The “Daily Draw”

From the age of two, children use spontaneous drawing as a language medium but the potential becomes real only if adult care-givers take an interest by motivating themes. We believe that most children are still innocently deprived of drawing as a daily or frequent experience in their growing up.

Spontaneous drawing contributes to 1) mental growth  2) intellectual development  3) emotional health  4) enhanced learning  5) literacy  6) parent/child bonding. It does not require teaching, only motivation. You don’t have to be a teacher or an artist to motivate children to draw! A language emerges and develops through practice.

The Drawing Network distributes pamphlets to help parents establish a “daily draw” routine and teachers to integrate drawing into the school curriculum as an auxiliary language, kindergarten through middle and secondary school. There is no charge for pamphlets but small donations for printing and mailing are welcome.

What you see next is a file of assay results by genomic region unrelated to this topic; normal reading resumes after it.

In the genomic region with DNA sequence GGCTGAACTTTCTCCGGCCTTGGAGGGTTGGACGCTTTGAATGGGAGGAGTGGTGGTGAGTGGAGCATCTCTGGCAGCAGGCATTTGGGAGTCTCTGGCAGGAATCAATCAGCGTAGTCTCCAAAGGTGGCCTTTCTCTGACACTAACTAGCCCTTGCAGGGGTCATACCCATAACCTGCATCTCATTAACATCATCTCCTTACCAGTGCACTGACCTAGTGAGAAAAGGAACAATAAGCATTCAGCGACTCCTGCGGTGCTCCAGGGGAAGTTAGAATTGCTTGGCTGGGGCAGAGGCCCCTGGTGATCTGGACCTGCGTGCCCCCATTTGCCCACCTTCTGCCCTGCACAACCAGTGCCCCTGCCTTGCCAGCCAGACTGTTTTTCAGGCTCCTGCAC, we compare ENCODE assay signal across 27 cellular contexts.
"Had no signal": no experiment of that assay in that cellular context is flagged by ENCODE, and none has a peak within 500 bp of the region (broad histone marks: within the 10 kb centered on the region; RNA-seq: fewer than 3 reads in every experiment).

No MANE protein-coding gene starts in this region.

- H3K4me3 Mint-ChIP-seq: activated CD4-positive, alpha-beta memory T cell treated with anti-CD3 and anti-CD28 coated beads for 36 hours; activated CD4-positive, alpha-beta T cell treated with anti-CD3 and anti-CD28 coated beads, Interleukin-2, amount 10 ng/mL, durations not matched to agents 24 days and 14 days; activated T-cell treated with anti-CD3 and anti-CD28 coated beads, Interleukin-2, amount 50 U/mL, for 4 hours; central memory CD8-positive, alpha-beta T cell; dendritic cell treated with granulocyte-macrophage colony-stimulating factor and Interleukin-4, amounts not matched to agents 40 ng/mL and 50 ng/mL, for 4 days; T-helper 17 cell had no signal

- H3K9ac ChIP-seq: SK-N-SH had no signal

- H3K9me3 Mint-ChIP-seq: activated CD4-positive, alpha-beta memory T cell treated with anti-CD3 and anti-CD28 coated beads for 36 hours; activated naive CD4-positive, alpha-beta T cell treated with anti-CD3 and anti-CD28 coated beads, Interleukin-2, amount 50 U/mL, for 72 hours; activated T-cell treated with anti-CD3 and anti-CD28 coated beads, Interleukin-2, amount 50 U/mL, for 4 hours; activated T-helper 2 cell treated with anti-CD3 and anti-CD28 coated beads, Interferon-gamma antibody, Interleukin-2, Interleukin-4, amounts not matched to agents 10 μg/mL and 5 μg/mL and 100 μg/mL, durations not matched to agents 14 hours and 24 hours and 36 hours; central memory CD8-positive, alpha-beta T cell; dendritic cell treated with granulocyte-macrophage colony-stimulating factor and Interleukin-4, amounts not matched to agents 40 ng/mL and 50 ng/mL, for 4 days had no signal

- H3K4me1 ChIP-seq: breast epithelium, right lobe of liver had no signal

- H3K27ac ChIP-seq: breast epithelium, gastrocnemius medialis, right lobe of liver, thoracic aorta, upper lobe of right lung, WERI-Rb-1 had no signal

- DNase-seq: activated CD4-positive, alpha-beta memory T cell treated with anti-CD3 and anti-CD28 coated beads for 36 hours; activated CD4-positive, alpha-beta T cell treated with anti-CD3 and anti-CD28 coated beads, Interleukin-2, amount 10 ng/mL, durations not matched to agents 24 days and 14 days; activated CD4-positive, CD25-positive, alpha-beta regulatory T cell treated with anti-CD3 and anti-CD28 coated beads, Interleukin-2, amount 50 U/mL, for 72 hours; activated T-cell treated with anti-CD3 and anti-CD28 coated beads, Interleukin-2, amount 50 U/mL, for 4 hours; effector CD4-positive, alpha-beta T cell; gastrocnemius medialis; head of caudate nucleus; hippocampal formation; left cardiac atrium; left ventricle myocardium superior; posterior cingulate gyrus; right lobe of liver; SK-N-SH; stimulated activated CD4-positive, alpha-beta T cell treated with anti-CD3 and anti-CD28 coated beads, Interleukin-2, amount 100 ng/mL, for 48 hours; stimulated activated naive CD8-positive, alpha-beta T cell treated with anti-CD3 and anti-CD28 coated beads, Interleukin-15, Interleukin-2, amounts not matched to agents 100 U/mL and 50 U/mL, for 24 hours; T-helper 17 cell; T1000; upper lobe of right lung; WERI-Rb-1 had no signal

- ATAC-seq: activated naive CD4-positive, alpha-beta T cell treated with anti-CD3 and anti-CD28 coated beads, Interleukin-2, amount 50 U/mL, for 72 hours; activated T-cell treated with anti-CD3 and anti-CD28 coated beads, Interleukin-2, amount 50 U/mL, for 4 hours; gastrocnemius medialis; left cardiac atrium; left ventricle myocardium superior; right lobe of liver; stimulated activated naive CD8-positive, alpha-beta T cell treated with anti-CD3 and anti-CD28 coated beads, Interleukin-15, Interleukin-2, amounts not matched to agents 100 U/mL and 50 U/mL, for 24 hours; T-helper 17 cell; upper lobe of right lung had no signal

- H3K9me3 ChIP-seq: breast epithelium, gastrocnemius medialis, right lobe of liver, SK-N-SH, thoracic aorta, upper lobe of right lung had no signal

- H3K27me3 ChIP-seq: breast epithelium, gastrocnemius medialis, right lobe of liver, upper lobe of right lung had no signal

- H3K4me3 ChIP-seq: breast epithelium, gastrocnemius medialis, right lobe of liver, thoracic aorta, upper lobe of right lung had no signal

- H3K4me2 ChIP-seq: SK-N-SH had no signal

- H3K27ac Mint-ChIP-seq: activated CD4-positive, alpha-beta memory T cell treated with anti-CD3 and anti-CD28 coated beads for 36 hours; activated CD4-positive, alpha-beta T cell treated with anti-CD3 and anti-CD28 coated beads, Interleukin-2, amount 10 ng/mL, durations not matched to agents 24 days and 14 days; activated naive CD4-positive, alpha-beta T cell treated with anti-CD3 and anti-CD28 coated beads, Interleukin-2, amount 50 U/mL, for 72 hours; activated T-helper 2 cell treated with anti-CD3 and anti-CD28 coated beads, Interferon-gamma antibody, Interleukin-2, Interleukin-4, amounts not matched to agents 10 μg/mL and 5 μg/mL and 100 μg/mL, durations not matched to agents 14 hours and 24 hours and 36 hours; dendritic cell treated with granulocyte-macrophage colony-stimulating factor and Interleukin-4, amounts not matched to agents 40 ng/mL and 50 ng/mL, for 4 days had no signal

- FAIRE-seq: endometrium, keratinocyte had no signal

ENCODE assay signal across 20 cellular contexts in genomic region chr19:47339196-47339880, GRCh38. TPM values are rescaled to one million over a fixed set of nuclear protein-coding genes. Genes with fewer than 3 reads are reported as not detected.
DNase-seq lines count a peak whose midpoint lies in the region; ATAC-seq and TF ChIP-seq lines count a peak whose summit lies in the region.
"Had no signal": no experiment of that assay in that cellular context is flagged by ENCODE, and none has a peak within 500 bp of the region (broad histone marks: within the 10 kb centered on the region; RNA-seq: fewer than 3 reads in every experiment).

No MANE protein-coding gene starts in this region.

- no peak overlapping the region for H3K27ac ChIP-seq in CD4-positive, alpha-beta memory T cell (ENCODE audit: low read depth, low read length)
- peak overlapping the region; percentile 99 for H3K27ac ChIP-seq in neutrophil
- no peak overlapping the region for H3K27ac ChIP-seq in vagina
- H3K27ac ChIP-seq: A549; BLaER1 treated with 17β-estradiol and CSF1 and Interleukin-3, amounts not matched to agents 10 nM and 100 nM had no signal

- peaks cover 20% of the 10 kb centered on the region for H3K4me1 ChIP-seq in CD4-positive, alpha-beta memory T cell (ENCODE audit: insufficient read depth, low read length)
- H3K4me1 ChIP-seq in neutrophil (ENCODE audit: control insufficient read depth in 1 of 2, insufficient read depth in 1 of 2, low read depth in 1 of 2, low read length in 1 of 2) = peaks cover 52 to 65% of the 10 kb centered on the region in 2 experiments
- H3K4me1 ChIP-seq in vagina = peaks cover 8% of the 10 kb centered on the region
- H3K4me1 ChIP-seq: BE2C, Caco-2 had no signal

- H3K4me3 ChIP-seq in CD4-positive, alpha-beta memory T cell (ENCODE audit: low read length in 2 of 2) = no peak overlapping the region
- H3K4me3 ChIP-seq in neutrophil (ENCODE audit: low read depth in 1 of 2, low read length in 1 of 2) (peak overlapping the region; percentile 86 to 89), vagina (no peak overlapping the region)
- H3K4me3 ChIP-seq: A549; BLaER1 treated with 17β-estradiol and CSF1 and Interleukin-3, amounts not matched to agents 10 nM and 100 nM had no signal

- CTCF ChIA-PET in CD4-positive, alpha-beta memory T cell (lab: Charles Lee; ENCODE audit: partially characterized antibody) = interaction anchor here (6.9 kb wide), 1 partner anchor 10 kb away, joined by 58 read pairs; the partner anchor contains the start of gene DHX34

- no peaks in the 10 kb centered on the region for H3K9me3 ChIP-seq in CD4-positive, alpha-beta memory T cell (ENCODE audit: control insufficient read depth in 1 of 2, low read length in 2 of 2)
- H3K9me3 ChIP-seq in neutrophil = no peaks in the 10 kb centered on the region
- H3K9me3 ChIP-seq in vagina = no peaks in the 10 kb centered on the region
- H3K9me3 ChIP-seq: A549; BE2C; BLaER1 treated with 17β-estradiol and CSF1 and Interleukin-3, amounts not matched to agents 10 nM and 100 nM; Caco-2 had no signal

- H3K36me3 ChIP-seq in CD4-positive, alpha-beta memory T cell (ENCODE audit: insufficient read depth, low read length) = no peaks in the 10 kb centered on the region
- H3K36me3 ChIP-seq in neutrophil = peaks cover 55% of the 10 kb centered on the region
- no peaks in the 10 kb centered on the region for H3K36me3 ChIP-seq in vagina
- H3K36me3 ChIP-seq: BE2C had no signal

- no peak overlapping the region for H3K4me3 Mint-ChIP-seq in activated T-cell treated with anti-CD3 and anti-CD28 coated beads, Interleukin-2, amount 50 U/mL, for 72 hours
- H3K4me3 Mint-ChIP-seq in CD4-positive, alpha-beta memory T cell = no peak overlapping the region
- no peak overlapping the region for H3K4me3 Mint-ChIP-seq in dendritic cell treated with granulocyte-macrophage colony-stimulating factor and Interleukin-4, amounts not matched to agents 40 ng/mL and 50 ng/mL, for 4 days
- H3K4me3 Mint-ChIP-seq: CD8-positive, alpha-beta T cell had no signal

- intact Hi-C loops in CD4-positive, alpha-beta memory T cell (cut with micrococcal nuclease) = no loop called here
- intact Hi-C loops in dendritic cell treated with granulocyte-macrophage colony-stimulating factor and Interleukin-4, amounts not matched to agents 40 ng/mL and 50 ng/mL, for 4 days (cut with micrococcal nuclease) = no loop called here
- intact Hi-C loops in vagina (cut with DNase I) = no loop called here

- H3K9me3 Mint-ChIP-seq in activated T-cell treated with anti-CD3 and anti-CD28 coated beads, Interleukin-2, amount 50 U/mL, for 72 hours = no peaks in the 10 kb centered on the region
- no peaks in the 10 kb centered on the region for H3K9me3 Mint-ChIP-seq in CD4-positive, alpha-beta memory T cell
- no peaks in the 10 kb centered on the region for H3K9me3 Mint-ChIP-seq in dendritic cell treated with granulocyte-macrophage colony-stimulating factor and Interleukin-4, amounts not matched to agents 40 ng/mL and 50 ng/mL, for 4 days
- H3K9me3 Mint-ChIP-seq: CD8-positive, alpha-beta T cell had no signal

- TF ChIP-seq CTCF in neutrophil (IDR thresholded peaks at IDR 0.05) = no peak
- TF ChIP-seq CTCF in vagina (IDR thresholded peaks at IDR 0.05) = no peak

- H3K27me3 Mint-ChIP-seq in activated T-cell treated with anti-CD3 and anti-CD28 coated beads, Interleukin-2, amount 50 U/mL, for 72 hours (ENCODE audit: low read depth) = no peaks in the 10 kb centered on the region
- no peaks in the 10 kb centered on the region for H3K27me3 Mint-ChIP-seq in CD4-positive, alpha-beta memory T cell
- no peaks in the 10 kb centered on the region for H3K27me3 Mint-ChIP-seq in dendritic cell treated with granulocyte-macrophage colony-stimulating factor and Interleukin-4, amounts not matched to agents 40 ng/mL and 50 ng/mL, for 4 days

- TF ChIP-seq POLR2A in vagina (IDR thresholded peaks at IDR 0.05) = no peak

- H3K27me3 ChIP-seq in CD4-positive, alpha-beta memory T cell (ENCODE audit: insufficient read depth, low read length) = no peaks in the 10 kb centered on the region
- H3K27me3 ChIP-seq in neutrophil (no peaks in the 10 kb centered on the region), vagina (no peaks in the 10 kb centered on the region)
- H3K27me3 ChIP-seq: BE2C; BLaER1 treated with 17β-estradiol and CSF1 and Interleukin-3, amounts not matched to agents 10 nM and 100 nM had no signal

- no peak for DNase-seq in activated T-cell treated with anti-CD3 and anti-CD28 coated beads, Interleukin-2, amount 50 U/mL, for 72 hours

Visit our website at

Bob Steele, for the Drawing Network, is an Associate Professor (Emeritus UBC)

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